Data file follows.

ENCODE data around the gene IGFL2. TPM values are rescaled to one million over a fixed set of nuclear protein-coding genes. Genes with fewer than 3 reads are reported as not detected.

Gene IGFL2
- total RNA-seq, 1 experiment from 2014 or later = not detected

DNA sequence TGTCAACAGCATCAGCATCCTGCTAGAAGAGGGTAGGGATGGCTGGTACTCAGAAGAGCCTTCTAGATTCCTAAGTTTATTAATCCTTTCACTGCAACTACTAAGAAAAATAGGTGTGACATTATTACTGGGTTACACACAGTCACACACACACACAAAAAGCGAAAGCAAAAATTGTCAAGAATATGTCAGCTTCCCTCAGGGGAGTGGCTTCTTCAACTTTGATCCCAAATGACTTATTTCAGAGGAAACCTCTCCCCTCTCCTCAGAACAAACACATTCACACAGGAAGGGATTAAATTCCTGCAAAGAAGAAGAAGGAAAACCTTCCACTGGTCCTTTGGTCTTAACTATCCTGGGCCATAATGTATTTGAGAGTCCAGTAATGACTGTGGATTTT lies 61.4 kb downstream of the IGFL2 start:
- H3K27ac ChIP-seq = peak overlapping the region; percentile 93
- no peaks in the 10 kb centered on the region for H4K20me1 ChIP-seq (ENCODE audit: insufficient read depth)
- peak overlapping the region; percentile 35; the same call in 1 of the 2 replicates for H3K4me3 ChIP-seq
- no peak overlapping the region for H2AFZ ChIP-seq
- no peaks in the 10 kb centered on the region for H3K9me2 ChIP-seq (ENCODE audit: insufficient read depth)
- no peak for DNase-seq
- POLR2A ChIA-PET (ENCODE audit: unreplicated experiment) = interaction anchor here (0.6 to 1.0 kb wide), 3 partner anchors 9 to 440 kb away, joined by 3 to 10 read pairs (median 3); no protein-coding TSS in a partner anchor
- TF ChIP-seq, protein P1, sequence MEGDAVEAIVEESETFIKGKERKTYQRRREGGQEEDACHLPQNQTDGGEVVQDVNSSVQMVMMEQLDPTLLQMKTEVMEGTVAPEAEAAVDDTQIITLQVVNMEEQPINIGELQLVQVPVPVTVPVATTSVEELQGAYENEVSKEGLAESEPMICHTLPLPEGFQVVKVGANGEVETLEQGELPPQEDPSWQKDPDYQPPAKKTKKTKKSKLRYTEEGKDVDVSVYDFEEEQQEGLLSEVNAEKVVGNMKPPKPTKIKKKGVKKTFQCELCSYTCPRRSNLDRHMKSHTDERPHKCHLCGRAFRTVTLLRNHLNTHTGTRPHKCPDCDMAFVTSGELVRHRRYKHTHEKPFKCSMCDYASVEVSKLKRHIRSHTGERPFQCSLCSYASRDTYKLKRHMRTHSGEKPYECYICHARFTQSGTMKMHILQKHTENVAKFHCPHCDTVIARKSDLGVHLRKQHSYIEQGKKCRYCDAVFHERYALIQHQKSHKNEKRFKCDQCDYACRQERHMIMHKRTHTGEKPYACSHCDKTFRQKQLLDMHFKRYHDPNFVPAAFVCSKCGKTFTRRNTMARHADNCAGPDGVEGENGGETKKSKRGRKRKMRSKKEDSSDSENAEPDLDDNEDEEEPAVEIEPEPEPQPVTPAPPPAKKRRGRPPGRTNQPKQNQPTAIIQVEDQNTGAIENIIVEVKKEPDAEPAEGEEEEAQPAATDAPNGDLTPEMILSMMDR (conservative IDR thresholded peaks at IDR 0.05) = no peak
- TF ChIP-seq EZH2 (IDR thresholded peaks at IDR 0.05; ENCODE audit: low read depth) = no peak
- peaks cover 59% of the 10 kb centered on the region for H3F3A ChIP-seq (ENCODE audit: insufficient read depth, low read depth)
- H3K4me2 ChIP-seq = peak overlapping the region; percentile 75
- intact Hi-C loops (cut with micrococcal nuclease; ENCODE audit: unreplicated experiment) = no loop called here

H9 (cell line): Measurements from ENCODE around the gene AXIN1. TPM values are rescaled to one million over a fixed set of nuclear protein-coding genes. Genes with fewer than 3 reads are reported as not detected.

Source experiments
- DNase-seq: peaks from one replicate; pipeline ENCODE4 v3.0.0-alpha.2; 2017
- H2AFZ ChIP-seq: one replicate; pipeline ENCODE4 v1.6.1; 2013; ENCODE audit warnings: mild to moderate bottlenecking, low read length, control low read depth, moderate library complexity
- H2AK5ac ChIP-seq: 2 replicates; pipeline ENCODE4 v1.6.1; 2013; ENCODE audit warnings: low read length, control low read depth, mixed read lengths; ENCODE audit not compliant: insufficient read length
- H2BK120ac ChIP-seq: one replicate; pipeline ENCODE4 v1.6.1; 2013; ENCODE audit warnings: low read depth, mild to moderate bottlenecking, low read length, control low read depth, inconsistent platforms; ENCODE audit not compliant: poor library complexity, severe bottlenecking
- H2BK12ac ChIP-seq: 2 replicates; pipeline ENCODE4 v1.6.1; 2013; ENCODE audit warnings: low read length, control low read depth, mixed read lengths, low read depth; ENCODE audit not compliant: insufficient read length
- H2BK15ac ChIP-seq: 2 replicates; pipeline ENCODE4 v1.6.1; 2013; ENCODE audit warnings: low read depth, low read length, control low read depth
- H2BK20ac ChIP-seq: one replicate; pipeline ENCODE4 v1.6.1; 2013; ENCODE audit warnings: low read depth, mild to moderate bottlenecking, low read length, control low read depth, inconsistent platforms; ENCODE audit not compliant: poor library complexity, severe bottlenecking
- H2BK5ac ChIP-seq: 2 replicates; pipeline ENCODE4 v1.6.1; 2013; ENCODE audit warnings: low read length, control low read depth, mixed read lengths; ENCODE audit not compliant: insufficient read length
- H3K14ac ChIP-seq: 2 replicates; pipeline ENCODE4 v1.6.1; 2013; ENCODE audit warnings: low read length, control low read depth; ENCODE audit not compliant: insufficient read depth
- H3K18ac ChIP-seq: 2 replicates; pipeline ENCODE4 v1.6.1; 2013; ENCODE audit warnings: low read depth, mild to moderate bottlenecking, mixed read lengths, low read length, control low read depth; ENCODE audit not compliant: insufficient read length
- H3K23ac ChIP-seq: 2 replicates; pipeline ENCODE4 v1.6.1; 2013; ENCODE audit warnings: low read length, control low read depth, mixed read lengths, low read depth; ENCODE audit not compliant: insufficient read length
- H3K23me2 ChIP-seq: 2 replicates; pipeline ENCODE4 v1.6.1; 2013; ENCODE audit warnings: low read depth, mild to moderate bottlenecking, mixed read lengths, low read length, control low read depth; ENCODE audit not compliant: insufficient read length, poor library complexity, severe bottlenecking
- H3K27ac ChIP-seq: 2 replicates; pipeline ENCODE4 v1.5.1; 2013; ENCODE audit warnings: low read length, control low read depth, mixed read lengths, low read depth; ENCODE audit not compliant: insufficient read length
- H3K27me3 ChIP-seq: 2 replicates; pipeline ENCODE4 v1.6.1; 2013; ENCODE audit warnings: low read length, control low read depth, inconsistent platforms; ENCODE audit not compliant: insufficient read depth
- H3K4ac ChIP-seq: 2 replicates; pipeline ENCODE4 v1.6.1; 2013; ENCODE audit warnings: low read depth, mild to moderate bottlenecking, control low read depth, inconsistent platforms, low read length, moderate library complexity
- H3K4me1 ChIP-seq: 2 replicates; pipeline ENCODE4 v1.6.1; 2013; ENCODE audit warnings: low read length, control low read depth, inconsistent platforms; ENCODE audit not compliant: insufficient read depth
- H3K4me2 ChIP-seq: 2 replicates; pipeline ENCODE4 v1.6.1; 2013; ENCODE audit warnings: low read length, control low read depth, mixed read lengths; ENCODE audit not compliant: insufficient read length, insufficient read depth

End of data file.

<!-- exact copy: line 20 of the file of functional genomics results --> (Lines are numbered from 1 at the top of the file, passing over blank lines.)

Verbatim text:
- H2AFZ ChIP-seq: one replicate; pipeline ENCODE4 v1.6.1; 2013; ENCODE audit warnings: mild to moderate bottlenecking, low read length, control low read depth, moderate library complexity